DEAR ABBY: I'm concerned about my relationship with my fiance (I'll call him Stan). We are both 20 years old and have very different views on life. Stan is employed part time and is satisfied with that.
I need someone in my life who can help me financially, emotionally and physically. I don't want a man who has no career goals. Stan and I were supposed to move into an apartment together. Now that's been put on hold.
Stan's mom does everything for him, and he doesn't want to move away from home. When we plan to do something, we have to work around his mother's schedule because he is also her chauffeur. If I were to marry Stan, I would gain a horrible mother-in-law. I don't think she is very fond of me, either.
Stan is so in love with me, and the idea that we'll always be together, that if I tell him it's over, he will be crushed.
Our relationship is at a point that I have sought sexual fulfillment elsewhere. My friends tell me that if he doesn't know about the other men it won't hurt him. Should I continue to be dishonest with Stan, or what? Abby, please help me. I desperately need your advice. -- IN OVER MY HEAD IN TACOMA
DEAR IN: Your fiance appears to be far from ready to take on the responsibilities of marriage. Level with Stan -- I assure you, his mother will comfort him.
This should be a learning experience for both of you, and in the future, before you make a commitment, be absolutely certain that you and the young man want the same things from marriage.
DEAR ABBY: I am the grandmother of a 6-year-old boy who lives with me. I have a problem I am certain is shared by a number of people, and I have a solution to offer.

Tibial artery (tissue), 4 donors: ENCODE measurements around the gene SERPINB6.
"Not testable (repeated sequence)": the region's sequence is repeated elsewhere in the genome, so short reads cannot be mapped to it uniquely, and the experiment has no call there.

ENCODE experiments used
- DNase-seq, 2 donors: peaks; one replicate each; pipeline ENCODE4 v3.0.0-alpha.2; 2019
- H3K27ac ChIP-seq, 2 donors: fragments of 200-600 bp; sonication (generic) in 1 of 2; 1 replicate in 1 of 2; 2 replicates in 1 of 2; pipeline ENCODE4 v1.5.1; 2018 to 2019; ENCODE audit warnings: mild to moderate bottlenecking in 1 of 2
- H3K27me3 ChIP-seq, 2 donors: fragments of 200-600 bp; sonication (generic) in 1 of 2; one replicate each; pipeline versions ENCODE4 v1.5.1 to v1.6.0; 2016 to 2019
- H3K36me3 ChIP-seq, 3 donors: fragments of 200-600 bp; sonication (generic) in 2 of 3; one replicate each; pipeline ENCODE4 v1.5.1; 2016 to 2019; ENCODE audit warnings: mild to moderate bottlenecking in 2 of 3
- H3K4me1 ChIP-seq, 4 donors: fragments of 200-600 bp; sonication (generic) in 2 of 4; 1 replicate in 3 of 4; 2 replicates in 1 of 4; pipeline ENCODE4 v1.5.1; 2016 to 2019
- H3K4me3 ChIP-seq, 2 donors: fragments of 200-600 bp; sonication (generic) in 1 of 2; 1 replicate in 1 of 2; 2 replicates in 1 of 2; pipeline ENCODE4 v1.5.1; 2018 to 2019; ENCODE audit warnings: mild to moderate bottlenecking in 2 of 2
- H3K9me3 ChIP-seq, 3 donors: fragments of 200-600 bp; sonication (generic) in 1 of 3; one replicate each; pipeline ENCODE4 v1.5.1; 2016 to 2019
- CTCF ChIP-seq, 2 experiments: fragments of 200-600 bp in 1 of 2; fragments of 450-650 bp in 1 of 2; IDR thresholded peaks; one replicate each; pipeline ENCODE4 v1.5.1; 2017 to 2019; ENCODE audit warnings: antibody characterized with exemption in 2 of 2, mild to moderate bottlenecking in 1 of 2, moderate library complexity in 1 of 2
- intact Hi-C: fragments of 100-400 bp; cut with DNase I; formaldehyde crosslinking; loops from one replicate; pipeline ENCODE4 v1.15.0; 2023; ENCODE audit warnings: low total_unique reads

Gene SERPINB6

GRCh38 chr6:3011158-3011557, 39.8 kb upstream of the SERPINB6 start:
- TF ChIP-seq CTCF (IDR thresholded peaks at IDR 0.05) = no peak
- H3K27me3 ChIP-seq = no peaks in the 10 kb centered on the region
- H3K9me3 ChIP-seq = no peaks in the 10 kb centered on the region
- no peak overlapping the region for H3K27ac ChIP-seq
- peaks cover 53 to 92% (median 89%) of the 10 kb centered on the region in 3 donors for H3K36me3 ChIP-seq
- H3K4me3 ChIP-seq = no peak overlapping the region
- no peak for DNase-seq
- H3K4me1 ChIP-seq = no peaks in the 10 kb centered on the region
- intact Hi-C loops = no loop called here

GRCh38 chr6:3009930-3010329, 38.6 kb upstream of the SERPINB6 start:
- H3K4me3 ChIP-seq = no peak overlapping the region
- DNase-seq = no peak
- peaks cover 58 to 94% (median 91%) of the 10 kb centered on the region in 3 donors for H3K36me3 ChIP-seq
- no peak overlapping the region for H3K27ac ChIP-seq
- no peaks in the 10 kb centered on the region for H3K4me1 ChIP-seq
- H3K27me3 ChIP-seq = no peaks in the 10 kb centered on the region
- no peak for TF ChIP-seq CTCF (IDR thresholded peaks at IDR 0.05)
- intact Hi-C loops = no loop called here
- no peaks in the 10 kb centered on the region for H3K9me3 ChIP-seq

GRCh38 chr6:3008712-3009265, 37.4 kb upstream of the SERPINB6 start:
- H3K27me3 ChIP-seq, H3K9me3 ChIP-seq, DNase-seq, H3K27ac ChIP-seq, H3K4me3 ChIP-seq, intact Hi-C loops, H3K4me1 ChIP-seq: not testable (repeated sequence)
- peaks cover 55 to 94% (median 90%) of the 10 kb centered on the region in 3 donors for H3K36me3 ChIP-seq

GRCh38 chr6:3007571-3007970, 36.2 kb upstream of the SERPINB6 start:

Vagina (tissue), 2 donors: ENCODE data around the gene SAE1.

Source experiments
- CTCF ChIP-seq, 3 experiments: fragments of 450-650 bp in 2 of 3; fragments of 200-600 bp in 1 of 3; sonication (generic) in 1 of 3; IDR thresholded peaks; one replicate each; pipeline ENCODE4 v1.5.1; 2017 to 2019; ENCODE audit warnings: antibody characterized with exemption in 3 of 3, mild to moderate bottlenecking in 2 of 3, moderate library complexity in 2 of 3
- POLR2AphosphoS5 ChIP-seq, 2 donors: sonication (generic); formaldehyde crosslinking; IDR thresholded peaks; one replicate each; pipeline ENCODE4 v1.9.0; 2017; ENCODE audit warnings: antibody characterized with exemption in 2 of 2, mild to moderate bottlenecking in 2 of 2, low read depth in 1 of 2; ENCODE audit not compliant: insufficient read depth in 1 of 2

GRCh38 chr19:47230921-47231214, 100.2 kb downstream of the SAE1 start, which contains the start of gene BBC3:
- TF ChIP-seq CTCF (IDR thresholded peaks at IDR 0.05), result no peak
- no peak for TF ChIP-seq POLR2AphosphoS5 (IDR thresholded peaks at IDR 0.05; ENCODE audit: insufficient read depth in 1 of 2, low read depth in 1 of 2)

It is very uncomfortable for a parent, grandparent or other caretaker to allow a child to go into a public restroom without supervision. For young boys accompanied by a woman, or little girls accompanied by a man, the use of a restroom for members of the opposite sex after the age of 7 or 8 is difficult for all involved. There needs to be an alternative.
As a former teacher and counselor for people with handicaps, I've been told of situations where someone has been unable to go to some public places because the person accompanying them (i.e., a spouse) could not use the same restroom. With all the talk of accessibility for the handicapped, to my knowledge, this problem still remains unaddressed.
It would be helpful if public places provided unisex restrooms for the handicapped and children under the age of 12 who are accompanied by an adult of the opposite gender. -- THE REV. VIRGINIA L. ANDERSON, ONEIDA, N.Y.
DEAR VIRGINIA ANDERSON: That's an idea worth noting for those planning business and public facilities, but to modify existing theaters, malls, stadiums and businesses could be cost-prohibitive.
By the age of 6 or 7, your grandson should be able to use a public restroom without being accompanied by an adult. Most people are understanding if a young child or person with a disability is accompanied in a restroom.
Good advice for everyone -- teens to seniors -- is in "The Anger in All of Us and How to Deal With It." To order, send a business-sized, self-addressed envelope, plus check or money order for $3.95 ($4.50 in Canada) to: Dear Abby, Anger Booklet, P.O. Box 447, Mount Morris, Ill. 61054-0447. (Postage is included.)
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